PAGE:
In the 1920s your fridge could kill you. A range of explosive, flammable and toxic refrigerants were in use at the time. So when Thomas Midgley Jr. (Figure 1) discovered a safe alternative, he was unsurprisingly lauded by the chemical industry. He called it Freon. It was a discovery that would change the world.
Fast-forward fifty years and British scientists were taking measurements of ozone above their Antarctic base, Halley. This was among a suite of routine measurements that had been made for decades. No-one was expecting much change. However, it seemed that something strange had been happening in the springtime. Since the late 1970s, the total amount of ozone had been going down.
At least, the instrument said it had been going down. To Joe Farman (Figure 1), lead scientist, these readings seemed unlikely. In the twenty previous years of measurements they had never been so low. Farman questioned his tools. The instrument that measured ozone was old and perhaps unreliable in the harsh conditions of the Antarctic. He would replace it next year. Next year came and the new instrument gave the same low readings. However, Farman’s persistent doubts were borne out by measurements from a NASA satellite. Unlike Farman’s instrument, this continued to observe ‘normal’ amounts of ozone over the Antarctic in spring. He decided his team would take measurements elsewhere in Antarctica, perhaps something odd was happening above Halley Base. They measured 1000 miles away. The readings were still low.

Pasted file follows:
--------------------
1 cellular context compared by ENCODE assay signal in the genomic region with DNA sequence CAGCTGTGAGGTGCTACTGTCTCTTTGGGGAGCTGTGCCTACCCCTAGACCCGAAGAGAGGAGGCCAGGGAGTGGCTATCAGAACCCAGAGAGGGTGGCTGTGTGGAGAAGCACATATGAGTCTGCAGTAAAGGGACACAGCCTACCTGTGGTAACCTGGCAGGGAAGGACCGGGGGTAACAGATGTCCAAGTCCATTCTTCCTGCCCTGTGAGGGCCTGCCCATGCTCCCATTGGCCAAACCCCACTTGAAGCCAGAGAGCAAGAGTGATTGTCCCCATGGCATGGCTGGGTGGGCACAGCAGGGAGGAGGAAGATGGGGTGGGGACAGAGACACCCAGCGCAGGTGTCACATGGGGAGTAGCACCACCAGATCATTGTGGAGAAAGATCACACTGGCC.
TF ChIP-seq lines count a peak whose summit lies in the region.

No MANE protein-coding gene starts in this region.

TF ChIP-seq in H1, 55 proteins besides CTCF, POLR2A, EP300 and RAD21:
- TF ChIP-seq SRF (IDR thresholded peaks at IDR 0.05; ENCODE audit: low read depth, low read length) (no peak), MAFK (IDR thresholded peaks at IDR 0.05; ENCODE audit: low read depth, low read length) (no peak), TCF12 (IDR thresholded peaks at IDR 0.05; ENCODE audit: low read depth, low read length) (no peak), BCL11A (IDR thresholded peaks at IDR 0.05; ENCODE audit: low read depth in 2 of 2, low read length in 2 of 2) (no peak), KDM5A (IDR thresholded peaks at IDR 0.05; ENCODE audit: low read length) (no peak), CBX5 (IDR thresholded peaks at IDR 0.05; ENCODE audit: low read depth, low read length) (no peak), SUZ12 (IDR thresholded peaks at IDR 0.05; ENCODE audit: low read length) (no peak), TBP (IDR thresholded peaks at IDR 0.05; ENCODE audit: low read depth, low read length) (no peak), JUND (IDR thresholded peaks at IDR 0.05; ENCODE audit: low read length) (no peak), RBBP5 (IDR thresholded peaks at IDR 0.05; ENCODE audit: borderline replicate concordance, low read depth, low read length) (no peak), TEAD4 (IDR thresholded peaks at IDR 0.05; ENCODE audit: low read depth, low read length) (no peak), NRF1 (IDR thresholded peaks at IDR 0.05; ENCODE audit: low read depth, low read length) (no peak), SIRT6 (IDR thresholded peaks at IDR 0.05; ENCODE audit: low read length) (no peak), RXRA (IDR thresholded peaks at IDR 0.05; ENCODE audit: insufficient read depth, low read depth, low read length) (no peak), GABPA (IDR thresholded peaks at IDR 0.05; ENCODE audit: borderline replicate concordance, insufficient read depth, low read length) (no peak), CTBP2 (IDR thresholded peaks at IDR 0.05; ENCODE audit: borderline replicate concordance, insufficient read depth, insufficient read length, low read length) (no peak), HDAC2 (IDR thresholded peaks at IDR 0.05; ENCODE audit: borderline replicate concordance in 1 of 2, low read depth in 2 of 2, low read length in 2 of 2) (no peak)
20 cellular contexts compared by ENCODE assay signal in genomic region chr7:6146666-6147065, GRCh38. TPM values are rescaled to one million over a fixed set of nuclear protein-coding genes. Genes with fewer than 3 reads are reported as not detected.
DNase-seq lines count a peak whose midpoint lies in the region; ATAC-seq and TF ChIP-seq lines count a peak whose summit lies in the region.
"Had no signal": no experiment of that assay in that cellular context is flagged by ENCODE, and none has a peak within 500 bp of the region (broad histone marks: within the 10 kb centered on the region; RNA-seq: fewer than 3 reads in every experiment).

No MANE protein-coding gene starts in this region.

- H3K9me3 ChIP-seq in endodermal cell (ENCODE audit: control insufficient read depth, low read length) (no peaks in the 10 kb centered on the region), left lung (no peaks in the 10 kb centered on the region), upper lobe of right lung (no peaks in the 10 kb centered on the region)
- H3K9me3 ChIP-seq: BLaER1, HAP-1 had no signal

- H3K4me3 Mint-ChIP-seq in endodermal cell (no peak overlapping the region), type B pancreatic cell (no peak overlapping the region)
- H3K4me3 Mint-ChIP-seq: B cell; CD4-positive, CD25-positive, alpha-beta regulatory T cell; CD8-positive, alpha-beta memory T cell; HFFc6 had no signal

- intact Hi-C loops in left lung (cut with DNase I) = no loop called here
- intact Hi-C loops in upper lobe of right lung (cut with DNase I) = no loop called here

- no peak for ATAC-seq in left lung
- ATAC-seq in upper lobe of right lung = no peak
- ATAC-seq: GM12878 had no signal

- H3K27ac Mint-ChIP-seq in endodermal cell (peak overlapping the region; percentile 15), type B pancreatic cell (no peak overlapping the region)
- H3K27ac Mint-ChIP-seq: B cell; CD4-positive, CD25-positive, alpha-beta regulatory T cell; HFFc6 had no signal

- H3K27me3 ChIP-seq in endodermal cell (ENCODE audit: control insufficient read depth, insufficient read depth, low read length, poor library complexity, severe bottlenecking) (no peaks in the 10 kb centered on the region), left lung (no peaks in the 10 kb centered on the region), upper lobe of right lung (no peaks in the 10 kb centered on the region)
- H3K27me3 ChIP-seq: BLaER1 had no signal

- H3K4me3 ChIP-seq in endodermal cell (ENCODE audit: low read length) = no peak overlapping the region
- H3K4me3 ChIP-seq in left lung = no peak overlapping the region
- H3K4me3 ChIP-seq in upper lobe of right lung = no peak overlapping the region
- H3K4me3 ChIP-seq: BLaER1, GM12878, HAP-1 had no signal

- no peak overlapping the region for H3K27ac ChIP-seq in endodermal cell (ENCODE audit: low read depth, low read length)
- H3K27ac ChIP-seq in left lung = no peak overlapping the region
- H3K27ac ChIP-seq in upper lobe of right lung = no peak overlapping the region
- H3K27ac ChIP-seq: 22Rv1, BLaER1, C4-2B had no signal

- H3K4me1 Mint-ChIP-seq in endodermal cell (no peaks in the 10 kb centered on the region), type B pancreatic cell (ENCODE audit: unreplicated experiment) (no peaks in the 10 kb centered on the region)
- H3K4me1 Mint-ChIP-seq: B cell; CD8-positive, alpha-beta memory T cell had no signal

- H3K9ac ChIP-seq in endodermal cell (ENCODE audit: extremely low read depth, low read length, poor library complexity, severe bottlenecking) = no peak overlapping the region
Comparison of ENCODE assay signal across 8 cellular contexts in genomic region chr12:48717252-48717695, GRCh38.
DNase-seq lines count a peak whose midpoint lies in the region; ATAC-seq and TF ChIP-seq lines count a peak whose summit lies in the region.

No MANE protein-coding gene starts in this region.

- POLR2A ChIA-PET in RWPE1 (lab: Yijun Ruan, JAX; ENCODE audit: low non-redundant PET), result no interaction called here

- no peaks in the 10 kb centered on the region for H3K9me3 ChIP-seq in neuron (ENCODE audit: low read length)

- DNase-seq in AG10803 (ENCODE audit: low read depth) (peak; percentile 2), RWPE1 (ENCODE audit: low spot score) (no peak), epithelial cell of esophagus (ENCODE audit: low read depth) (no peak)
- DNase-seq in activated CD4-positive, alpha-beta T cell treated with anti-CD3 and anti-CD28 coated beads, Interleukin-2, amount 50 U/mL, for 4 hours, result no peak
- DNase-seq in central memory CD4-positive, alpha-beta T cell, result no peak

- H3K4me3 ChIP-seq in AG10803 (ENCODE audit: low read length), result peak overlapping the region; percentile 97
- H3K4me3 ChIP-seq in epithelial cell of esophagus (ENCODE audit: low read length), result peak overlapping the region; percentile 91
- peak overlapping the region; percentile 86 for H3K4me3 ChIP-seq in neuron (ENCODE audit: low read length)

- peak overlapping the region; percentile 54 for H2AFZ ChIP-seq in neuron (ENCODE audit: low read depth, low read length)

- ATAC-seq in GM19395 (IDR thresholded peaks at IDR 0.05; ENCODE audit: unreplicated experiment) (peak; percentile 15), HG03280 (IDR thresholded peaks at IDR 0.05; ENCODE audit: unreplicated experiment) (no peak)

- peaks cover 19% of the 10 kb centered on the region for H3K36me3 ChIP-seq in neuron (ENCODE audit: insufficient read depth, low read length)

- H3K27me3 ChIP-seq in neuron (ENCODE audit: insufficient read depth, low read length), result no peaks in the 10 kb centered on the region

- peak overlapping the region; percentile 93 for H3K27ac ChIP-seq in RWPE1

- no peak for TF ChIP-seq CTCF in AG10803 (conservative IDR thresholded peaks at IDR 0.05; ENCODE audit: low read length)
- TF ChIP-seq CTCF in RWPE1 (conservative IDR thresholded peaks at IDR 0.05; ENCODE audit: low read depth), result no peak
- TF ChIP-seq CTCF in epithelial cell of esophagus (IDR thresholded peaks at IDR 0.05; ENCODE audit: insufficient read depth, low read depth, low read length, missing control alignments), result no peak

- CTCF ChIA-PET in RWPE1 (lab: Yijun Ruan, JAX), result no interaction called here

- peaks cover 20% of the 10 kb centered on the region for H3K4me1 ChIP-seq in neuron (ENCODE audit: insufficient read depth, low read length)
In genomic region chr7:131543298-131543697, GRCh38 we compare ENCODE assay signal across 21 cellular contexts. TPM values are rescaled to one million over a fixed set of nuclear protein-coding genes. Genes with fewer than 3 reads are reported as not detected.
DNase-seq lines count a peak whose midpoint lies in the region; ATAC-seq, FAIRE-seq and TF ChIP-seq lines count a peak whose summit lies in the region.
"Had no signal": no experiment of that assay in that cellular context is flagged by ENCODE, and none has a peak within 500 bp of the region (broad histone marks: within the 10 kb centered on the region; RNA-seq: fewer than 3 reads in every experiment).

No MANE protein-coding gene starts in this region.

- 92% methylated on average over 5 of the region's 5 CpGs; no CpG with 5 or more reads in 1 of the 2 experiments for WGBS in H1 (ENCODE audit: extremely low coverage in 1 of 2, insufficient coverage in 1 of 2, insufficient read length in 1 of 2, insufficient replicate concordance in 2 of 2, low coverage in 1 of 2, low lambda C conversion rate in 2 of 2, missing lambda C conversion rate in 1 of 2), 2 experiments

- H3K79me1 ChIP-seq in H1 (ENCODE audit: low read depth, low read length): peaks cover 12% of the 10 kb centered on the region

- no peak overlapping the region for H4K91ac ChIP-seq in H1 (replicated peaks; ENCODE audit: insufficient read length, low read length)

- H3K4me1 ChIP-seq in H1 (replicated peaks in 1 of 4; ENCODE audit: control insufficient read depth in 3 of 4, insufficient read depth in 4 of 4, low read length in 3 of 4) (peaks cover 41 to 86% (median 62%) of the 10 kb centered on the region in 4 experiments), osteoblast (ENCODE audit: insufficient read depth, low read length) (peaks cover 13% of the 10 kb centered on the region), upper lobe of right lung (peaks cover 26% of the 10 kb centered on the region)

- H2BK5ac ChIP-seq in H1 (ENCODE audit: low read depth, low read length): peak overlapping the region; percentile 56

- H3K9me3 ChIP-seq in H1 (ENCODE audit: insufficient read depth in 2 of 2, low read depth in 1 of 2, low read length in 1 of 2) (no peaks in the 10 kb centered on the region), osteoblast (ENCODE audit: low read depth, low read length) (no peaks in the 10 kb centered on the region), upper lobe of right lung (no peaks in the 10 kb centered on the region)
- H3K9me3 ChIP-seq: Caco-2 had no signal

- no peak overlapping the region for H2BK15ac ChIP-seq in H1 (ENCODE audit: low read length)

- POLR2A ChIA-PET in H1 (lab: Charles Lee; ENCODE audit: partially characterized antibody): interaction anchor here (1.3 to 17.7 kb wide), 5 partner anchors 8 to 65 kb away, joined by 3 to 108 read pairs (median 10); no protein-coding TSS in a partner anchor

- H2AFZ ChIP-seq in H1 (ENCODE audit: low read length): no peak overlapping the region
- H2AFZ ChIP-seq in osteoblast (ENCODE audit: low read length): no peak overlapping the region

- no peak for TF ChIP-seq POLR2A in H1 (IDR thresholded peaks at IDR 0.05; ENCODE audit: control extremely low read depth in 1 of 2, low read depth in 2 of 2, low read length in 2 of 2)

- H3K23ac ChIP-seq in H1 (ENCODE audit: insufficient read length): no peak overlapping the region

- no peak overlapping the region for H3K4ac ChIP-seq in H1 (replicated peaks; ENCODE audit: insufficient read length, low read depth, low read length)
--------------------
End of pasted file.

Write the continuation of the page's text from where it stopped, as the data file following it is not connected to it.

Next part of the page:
In light of the mounting evidence, Farman published the work in 1985 (Figure 2). Around the same time, it was realised that the NASA satellite had been programmed to remove values that were ‘wrong’. Since such low ozone had never previously been observed or expected, NASA were discarding the measurements! When these discarded values were restored, it was realised that the ozone depletion extended over the whole of Antarctica. In Farman’s paper the authors identified inorganic chlorine as the likely reason behind the observed stratospheric ozone depletion (based on the work of Mario Molina and Frank “Sherry” Rowland a decade earlier – for which they would later win the Nobel prize). But where was this chlorine coming from? Midgley’s Freon – CFCs (chlorofluorocarbons).